Alexandria During the Civil War
Within days of Virginia's secession from the Union in the spring of 1861, Federal troops arrived in Alexandria to take possession of the city. Union military forces arrived on May 24, 1861, and Alexandria became a logistical supply center for the federal army. Troops and supplies were transported to Alexandria via the port and the railroad and then dispersed where needed at the front. Wounded soldiers, brought back on the trains, crowded the available hospitals and temporary medical facilities in and around the town. Many of the largest buildings in town, including The Lyceum, were confiscated for use as hospitals and for other official purposes and many new warehouses were constructed along the waterfront. It was during this era that several forts were constructed in Alexandria as a part of the defenses of the City of Washington. Fort Ward Museum and Historic Site contains one of these restored forts. From 1863 to 1865, the City was the capital of the Restored Government of Virginia, which represented the seven Virginia counties remaining under federal control during the Civil War. By the end of the Civil War, Alexandria's economy was in shambles but the city itself had been spared the destruction witnessed by many other places in Virginia such as Richmond and Fredericksburg.
Although Alexandria was a major slave-trading center prior to the Civil War, it also had a history of several free black communities. African-American life flourished with the establishment of churches, social and fraternal organizations, and businesses. Many early Alexandria African-Americans were skilled artisans. During the Civil War, African American refugees flooded into Union-controlled areas, including Alexandria and Washington. Although many of the freedmen found work and some served in the Union army, others arrived destitute, malnourished, and in poor health. After hundreds of freed people perished in the area, a parcel of undeveloped land was seized from a pro-Confederate owner for use as a cemetery. This cemetery is now the Contrabands and Freedmen Cemetery Memorial, open to the public.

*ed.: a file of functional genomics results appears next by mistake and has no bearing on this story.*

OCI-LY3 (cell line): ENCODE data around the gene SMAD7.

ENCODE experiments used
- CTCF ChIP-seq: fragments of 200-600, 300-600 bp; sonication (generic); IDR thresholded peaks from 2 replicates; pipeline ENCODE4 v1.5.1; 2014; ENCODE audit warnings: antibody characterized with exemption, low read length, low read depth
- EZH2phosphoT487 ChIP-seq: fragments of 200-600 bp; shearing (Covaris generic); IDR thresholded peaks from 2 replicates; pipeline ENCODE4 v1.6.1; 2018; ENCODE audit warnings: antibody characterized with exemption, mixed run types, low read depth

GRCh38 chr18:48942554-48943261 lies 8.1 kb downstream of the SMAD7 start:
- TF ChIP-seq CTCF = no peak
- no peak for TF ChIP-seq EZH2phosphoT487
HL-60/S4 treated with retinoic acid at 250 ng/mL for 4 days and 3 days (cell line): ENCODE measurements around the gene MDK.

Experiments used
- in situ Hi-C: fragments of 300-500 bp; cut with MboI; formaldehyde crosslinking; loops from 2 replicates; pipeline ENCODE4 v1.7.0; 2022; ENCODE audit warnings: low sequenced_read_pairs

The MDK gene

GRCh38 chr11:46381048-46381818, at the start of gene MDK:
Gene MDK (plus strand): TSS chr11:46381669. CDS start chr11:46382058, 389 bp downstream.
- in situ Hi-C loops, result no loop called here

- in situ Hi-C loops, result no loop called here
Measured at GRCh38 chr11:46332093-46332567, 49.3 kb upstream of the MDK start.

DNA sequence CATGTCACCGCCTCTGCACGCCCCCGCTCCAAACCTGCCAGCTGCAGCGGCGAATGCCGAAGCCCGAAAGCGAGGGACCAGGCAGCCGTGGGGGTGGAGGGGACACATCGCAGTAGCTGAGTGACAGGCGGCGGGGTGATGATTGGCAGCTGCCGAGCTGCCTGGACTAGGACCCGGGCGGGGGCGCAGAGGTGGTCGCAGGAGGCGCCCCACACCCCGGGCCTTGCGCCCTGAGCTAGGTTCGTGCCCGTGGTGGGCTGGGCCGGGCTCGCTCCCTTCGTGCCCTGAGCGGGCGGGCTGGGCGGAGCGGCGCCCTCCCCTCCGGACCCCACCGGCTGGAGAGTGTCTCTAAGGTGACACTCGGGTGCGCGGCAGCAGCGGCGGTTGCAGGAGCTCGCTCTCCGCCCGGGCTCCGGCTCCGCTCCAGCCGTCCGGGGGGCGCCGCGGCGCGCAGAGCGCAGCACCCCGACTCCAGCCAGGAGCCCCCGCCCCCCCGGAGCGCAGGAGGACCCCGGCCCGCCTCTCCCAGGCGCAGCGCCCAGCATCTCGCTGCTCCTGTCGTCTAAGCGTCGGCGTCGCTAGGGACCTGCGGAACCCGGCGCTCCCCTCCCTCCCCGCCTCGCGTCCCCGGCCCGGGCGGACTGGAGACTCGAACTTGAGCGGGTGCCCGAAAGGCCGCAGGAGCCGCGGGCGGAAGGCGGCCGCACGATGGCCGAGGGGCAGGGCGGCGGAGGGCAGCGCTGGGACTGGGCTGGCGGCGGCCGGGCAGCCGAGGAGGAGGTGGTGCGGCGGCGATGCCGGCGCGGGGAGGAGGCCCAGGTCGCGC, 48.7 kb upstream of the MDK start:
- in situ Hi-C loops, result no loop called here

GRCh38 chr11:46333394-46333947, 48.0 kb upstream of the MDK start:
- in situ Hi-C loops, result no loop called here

- The History of Fort Ward. Fort Ward is the best preserved of the system of Union forts and batteries built to protect Washington, DC during the American Civil War.
- Union Hospitals in Alexandria. This resource includes historical information on Alexandria's Civil War hospitals and rest camps, first-person accounts, historic images, Quartermaster maps, and images of the sites today.
- Contrabands & Freedmen Cemetery. This cemetery served as the burial place for about 1,800 African Americans who fled to Alexandria to escape from bondage during the Civil War. A Memorial opened in 2014 on the site of the cemetery, to honor the memory of the Freedmen, the hardships they faced, and their contributions to the City.
- The USCT and Alexandria National Cemetery. Upon hearing that African American soldiers were going to be buried at the new Freedmen’s Cemetery and not the Soldier’s Cemetery (now Alexandria National Cemetery) 443 soldiers at L’Ouverture hospital signed a petition to be buried at the Soldier's Cemetery.
- Civil War Crimean Ovens. Two intriguing discoveries were made by archaeologists in Alexandria in 2003 and 2004. These were underground heating structures built by Union troops during the Civil War to heat hospital tents. It is believed that these are the first features of this exact type to be excavated. These structures were called Crimean Ovens and may have been somewhat experimental in nature.
- Emma Green and Frank Stringfellow: Alexandria's Civil War Sweethearts. Emma Green and Frank Stringfellow, portrayed in the PBS series "Mercy Street," were real Alexandria residents during the Civil War. Learn more about their real-life story.